Trustee Succession

Written by True Tamplin, BSc, CEPF®

Reviewed by Subject Matter Experts

Updated on June 12, 2024

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What Is Trustee Succession?

Trustee succession refers to the process of replacing an existing trustee with a new trustee, ensuring the ongoing administration and management of the trust. This can occur when a trustee resigns, becomes incapacitated, or passes away.

Planning for trustee succession is crucial to ensure the continued administration of the trust, protect trust assets, and fulfill the trust's purposes for the benefit of its beneficiaries.

Legal Framework Governing Trustee Succession

Trust Agreement Provisions

The trust agreement typically outlines the procedures for trustee succession, including the methods of appointing a successor trustee and any qualifications or criteria that the successor trustee must meet.

State Laws and Regulations

State laws may also govern trustee succession and provide additional requirements or procedures that must be followed. Trustee succession laws can vary from state to state, making it essential for trustees to be familiar with the applicable regulations.

Methods of Trustee Succession

Appointment by the Settlor

In some cases, the settlor (the person who created the trust) may have designated a successor trustee in the trust agreement. This is a common method of trustee succession planning, providing clarity and certainty regarding the trust's future administration.

Appointment by Co-trustees or Beneficiaries

If the trust agreement allows, co-trustees or beneficiaries may have the authority to appoint a successor trustee. This method can give the trust's stakeholders greater control over the selection of the new trustee, ensuring that their interests are protected.

Appointment by a Trust Protector

A trust protector is an individual or entity appointed by the settlor to oversee the trust and make specific decisions, such as appointing or removing trustees. If the trust agreement grants this authority, a trust protector can appoint a successor trustee.

Appointment by a Court

If the trust agreement does not provide a method for appointing a successor trustee or if the designated method fails, a court may have the authority to appoint a new trustee.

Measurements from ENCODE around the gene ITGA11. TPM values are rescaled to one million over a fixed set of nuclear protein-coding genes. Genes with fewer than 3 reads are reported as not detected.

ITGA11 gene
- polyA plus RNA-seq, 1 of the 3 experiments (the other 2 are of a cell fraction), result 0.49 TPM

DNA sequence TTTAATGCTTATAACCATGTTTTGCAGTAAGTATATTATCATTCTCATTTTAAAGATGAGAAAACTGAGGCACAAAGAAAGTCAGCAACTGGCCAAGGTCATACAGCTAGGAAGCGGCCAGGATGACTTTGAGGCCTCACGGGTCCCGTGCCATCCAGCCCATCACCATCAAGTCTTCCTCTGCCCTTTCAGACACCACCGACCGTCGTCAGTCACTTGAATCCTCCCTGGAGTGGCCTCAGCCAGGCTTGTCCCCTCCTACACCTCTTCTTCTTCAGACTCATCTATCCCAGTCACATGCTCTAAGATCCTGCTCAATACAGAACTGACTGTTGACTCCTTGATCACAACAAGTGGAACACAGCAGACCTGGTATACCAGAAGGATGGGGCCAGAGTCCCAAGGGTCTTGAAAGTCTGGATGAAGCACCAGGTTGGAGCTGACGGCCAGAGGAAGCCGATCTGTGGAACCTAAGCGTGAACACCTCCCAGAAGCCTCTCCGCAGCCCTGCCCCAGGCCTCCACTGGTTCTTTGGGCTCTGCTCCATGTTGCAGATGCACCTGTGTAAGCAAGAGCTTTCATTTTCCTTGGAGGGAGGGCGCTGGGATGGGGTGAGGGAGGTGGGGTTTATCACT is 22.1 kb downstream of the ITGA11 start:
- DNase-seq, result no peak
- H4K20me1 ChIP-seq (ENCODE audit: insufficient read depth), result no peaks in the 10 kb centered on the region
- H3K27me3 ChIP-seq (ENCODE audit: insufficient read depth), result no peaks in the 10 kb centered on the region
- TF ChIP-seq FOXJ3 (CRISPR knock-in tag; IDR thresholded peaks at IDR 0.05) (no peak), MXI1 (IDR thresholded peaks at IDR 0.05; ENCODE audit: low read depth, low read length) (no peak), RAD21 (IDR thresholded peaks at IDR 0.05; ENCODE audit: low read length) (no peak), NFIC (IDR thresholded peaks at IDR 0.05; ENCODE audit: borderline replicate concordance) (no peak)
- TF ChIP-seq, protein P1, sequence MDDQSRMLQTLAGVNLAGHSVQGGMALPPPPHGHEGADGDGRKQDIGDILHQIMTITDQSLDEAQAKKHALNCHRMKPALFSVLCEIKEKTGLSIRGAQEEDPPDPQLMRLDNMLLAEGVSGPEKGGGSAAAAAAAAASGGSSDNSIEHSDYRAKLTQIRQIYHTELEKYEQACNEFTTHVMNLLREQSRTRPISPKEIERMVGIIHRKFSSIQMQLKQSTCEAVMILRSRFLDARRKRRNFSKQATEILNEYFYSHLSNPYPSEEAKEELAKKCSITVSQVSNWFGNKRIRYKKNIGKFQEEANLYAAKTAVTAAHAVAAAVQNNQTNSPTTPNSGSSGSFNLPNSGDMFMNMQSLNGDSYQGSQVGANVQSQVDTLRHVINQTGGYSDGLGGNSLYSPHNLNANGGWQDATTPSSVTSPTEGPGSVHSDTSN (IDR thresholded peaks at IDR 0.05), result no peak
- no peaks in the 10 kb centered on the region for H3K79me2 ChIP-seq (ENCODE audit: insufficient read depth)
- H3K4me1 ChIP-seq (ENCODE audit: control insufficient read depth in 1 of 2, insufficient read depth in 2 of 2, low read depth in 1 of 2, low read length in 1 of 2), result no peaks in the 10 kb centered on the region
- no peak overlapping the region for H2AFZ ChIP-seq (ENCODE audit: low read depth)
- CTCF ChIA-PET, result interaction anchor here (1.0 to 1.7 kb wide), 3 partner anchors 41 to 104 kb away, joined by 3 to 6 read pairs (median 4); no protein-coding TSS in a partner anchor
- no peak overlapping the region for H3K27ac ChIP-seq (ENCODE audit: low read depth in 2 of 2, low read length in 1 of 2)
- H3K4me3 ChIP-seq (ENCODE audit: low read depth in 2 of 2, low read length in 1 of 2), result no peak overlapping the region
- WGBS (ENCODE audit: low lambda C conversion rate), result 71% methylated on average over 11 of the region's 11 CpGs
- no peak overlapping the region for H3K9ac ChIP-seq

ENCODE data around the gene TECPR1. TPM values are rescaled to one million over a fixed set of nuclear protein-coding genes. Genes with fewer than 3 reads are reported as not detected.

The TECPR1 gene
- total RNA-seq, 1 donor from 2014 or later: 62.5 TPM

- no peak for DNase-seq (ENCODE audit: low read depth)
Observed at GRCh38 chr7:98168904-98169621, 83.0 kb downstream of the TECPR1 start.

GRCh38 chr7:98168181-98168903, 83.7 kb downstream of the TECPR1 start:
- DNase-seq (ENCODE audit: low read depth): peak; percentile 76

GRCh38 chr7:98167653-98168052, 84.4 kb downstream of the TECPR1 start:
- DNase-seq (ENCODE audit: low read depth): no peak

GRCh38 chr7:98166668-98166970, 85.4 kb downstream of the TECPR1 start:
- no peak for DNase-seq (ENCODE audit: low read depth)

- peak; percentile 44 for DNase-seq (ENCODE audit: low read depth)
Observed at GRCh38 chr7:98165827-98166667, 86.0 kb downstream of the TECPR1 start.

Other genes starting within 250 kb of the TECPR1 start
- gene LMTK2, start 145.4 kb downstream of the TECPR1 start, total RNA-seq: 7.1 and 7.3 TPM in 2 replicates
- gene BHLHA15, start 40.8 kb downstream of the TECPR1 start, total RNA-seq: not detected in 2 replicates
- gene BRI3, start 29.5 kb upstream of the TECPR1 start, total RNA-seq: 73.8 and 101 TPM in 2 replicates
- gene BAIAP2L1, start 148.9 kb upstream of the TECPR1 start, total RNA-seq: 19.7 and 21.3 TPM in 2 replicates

This typically occurs when there is a dispute among beneficiaries or when other appointment methods are unsuccessful.

Factors to Consider When Choosing a Successor Trustee

Qualifications and Experience

A suitable successor trustee should have the necessary qualifications and experience to administer the trust effectively. This may include knowledge of trust law, financial management skills, and experience in dealing with trust assets and beneficiaries.

Trustworthiness and Integrity

The successor trustee should be a person of high integrity and trustworthiness, as they will be responsible for managing the trust's assets on behalf of the beneficiaries and ensuring the trust's continued success.

Availability and Commitment

A successor trustee should be willing and able to commit the time and effort required to administer the trust effectively. This may involve regular communication with beneficiaries, managing trust assets, and fulfilling legal and reporting obligations.

Potential Conflicts of Interest

It is essential to consider any potential conflicts of interest that could arise between the successor trustee and the trust's beneficiaries or assets. A trustee with a conflict of interest may not be able to act impartially or fulfill their fiduciary duties effectively.

Factors to Consider When Choosing a Successor Trustee

Preparing for Trustee Succession

Documenting Trust Administration Procedures

To ensure a smooth transition to a successor trustee, the current trustee should document the trust's administration procedures, including asset management strategies, distribution policies, and reporting requirements.

Ensuring Proper Record-Keeping